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9 Signs That Cat Food Has Gone Bad: Vet-Approved Food Storage Tips

Lindsey Lawson

By Lindsey Lawson

British lazy cat lies next to the food

Vet approved

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Reviewed & Fact-Checked By

Dr. Lauren Demos

DVM (Veterinarian)

The information is current and up-to-date in accordance with the latest veterinarian research.

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We do our best to make sure that our beloved pets are eating a healthy, nutritious diet. There are many types of cat food on the market and regardless of what kind you feed your kitty, each one can go bad and be unfit for consumption.

As an owner, you want to make sure you know the telltale signs that your four-legged family member’s food has gone bad so that you can avoid feeding it to them. After all, who wants to eat rotten food?

How you store your cat’s food has a significant impact on freshness, flavor, texture, and nutritional quality. In this article, we’ll go over the signs that cat food has gone bad and how to properly store the food to extend the freshness and shelf life of your kitty’s meal.

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The 9 Signs That Cat Food Has Gone Bad

1. It’s Past the Expiration Date

Aside from fresh produce, the foods you find in the grocery store will have an expiration date, or the “best by” date is listed somewhere on the packaging. This date stands for the last day that a manufacturer determines that a consumable product is at its best quality.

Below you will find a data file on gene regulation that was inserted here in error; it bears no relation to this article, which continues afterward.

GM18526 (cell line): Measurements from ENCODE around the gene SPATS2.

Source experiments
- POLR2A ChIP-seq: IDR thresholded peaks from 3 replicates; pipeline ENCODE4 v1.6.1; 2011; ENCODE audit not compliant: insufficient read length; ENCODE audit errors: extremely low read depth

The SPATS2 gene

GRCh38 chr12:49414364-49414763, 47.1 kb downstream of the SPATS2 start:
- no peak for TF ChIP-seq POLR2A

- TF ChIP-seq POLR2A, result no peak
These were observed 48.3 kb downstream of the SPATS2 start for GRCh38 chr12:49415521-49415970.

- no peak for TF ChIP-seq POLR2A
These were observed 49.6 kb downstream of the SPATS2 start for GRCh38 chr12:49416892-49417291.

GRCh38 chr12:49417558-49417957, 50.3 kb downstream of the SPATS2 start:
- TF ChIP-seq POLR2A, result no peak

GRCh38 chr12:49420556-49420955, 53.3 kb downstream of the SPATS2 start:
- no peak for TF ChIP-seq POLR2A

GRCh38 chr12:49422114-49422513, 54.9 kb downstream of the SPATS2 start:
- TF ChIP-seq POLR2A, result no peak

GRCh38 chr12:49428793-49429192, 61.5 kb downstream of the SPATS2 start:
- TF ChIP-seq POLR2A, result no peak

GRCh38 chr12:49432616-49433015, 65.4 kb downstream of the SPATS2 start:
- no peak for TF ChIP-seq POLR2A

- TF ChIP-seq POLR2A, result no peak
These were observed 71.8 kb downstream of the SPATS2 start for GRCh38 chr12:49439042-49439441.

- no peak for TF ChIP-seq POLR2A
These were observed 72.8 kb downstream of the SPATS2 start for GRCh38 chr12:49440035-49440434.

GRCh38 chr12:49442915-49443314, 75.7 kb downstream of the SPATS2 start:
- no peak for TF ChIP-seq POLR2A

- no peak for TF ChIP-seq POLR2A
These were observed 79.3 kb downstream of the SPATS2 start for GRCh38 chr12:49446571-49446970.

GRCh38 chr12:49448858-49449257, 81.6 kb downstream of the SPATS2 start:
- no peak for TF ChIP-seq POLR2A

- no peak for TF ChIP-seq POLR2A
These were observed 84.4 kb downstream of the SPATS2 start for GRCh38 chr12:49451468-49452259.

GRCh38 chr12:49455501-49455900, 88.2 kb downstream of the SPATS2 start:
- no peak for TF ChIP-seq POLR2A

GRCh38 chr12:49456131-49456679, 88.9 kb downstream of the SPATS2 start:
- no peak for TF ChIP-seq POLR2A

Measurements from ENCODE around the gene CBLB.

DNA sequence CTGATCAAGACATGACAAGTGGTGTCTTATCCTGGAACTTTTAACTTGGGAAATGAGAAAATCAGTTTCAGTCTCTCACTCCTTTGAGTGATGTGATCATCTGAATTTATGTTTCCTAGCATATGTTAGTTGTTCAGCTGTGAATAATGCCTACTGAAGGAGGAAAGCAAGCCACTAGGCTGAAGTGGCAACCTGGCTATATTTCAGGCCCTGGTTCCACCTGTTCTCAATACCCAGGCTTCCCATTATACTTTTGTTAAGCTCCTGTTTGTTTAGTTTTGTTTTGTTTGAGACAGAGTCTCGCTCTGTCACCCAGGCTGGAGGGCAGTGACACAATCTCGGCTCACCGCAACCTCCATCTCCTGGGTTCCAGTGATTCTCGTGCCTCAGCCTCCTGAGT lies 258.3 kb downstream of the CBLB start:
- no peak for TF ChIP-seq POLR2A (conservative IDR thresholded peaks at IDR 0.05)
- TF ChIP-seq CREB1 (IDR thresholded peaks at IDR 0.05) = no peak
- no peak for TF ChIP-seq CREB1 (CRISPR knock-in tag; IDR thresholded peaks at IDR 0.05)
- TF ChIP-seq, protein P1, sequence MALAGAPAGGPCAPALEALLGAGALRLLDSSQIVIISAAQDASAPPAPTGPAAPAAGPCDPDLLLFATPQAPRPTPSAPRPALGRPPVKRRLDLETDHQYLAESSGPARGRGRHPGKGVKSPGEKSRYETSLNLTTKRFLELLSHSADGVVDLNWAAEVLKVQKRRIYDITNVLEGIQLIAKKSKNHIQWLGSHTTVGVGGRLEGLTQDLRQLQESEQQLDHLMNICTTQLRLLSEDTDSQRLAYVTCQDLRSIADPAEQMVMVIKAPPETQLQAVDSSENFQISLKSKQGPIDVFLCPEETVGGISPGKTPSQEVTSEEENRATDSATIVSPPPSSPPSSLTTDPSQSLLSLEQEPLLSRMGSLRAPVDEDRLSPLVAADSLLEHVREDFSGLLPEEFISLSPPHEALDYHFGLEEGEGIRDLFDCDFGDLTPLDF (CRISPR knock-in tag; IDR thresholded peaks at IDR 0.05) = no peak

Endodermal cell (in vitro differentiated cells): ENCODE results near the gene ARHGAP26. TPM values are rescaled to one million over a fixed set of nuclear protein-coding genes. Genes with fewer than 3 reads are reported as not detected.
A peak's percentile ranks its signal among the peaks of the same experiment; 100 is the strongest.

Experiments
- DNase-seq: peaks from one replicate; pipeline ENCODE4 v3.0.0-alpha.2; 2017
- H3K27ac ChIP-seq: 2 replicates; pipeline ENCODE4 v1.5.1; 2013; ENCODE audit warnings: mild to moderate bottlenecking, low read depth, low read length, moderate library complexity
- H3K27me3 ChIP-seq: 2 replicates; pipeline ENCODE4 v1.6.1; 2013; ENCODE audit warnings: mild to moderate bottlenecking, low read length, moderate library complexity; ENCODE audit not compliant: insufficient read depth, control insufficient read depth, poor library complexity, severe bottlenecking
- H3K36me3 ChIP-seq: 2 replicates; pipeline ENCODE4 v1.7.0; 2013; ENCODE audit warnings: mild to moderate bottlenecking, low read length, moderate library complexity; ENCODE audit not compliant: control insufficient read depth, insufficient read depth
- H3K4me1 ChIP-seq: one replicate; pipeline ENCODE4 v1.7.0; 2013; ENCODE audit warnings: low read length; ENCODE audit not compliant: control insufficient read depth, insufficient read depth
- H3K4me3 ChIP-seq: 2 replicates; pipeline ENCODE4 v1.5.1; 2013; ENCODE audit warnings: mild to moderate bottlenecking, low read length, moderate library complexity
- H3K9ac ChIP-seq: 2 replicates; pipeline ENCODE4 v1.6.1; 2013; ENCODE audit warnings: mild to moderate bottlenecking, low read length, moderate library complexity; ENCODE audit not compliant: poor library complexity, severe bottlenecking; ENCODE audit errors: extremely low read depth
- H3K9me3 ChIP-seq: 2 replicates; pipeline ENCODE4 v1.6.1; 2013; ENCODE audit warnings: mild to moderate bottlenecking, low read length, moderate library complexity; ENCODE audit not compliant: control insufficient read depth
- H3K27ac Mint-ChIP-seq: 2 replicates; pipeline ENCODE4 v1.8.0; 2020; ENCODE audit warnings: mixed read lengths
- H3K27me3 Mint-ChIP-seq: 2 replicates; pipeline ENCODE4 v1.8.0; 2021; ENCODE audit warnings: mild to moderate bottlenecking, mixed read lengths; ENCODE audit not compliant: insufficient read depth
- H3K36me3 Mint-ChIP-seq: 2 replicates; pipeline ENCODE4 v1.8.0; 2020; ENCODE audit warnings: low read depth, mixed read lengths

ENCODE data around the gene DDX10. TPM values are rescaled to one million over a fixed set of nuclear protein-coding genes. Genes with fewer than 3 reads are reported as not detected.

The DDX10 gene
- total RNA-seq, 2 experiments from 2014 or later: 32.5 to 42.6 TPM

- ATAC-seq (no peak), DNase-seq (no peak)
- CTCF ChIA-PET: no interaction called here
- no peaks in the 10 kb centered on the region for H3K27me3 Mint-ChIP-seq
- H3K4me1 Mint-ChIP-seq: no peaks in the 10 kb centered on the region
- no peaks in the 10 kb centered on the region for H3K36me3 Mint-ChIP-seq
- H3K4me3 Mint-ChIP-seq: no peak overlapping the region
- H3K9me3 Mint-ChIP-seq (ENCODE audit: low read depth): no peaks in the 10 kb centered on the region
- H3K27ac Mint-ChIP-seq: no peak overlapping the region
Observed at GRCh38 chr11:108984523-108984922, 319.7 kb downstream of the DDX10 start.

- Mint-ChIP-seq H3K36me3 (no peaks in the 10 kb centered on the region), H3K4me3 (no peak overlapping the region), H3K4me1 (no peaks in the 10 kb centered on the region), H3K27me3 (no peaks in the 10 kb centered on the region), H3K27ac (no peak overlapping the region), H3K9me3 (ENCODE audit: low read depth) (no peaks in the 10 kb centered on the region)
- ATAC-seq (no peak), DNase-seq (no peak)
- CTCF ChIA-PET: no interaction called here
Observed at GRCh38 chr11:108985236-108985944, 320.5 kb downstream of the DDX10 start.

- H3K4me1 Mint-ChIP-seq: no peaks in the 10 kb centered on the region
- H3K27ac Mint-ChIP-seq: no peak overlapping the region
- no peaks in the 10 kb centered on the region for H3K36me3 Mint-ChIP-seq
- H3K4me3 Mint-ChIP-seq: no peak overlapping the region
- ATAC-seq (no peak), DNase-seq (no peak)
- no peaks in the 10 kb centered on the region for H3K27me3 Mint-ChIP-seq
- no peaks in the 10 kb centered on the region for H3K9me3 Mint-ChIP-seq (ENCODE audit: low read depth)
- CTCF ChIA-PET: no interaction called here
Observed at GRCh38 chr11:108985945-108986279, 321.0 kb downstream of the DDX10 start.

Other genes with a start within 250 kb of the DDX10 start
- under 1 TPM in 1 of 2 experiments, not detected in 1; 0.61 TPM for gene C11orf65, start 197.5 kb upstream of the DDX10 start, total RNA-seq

While pet foods in the United States are not required to label their products with an expiration date, many of them do because it helps them advertise how long they can ensure their product’s quality. While both dry and canned cat food have fairly lengthy shelf lives and may still be good even after the expiry date, they will still go bad eventually, in one way or another.

Even if the bag or can has not yet been opened, has no smell, or doesn’t show any other signs of contamination or spoiling, the preservatives and fats in these foods can break down over time resulting in less nutritional quality.

You also need to consider that the packaging is subject to breaking down over time as well. The longer it sits, the more likely it is to be exposed to moisture, insects, warmer conditions, and other types of contaminants. Biodegradable packaging is especially susceptible to breaking down if the food inside is not consumed by the expiration date.

Just because the food is past the expiration date doesn’t mean it’s gone bad, but be sure to check the date and look for any signs of contamination once you open it up. It’s not recommended to feed your pets food that is far past the “best by” date, just to be on the safe side, regardless of whether it’s dry, canned, or fresh.

best before date on canned food
Image Credit: Feng Yu, Shutterstock


2. There’s a Rancid or Unusual Smell

A rancid or unusual smell is a telltale sign that your cat’s food has gone bad. You’ll already know what smells to expect from your cat’s food, especially if you’ve fed it to them before, so if you ever smell a foul odor or even a smell that just seems off, do not feed it to your cat.